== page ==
It appears that the Armenian government believes that paying state employees more money translates into better government.
It also believes that higher wages to state employees will cut down on corruption risks and increase the overall productivity of the bureaucracy.
At least that is the argument the government has been using to support its bill that the National Assembly has been debating for the past three days.
Take President Serzh Sargsyan for example. He now gets a monthly income of 436,460 AMD ($1,075).
If the government sponsored bill passes, his monthly income would shoot up to 1,322,800 AMD ($3,258) as of July 1, 2014. That’s a whopping 200% increase.
National Assembly President Hovik Abrahamyan and Armenian Prime Minister Tigran Sargsyan now get 373,540 AMD ($920) per month. This would rise to 1,190,520 AMD ($2,932) if the bill is adopted.
Armenia’s Deputy Prime Minister now gets 357,810 AMD ($881) monthly. This will increase to 992,100 AMD ($2,444). Also getting the same wage will be the Prosecutor General, President of the Cassation Court, President of the Control Chamber and the Human Rights Defender.
Under the new law, Members of Parliament, Provincial Governors (Marzpet), and First Deputy Ministers will receive 661,400 AMD ($1,692) across the board. MPs now make 331,595 AMD and Marzpets, 258,190.
The Police Chief of Armenia, who now takes home 402,810 AMD ($992), will be getting 793,680 AMD ($1,955). This is the new salary that Ministers and the Chiefs of Staff of the Government and President will receive as well.
The government says it wants to implement a more unified wage scale system that would gradually do away with the salary discrepancies among various departments that have accumulated over time.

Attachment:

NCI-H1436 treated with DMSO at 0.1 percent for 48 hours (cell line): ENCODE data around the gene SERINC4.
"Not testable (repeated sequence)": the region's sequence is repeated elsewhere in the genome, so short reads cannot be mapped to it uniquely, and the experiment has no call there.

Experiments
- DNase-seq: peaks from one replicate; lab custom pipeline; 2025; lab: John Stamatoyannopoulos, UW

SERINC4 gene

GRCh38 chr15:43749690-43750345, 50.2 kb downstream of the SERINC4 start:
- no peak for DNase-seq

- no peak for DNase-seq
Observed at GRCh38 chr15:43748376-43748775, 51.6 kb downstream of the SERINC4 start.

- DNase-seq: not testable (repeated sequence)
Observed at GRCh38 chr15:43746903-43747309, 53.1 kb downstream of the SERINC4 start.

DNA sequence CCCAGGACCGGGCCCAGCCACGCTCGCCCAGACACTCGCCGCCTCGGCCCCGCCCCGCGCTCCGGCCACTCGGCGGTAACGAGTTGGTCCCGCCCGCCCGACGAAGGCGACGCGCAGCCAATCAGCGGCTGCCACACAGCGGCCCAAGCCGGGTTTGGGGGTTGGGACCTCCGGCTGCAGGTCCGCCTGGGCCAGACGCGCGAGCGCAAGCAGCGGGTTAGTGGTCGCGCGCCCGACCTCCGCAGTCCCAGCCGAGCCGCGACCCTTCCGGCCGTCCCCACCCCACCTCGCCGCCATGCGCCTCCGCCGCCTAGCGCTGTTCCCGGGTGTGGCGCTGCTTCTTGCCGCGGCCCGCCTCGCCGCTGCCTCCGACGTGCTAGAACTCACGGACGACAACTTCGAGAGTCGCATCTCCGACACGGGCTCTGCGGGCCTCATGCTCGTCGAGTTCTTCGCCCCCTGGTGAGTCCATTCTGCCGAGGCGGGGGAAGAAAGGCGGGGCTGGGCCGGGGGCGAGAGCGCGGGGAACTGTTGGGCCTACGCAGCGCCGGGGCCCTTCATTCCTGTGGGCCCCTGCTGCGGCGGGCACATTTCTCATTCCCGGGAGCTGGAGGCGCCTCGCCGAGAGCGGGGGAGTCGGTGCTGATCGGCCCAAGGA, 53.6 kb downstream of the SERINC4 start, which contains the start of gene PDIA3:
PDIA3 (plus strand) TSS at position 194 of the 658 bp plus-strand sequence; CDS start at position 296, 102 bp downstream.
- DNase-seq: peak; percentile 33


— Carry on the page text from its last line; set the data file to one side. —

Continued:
Since the proposed pay raises directly impact on their pocketbooks, MPs actually have followed the debates with greater than usual interest.
Many didn’t understand how the government calculated their new wage rate, given that the same wages would also be received by Provincial Governors and First Deputy Ministers.
All government Chief of Staff Vache Gabrielyan could say in this regard was that the calculations were based on professional studies and interviews conducted with various officials, including MPs.
This seems a bit suspicious since I couldn’t find one MP who said they had been interviewed.
Some MPs demanded that the names of their colleagues who had been interviewed, and asked to evaluate their work, be made known. Gabrielyan promised to publish their names but they haven’t been so far.
For example, MP Arpineh Hovhannisyan wanted to know who had evaluated the work productivity of the Presidential Chief Advisor, who will be getting paid 727,540 AMD if the bill passes. That’s 66,140 more than the MPs will get, so I guess many in parliament felt somehow slighted.
Opposition MP Nikol Pashinyan rhetorically asked if the government was doing such a great job to warrant these raises.
He declared that he would vote against any raises for President Sargsyan, National Assembly Speaker Abrahamyan and other officials.
“These are people under whose watch poverty has jumped from 27.6% to 37%,” Pashinyan said.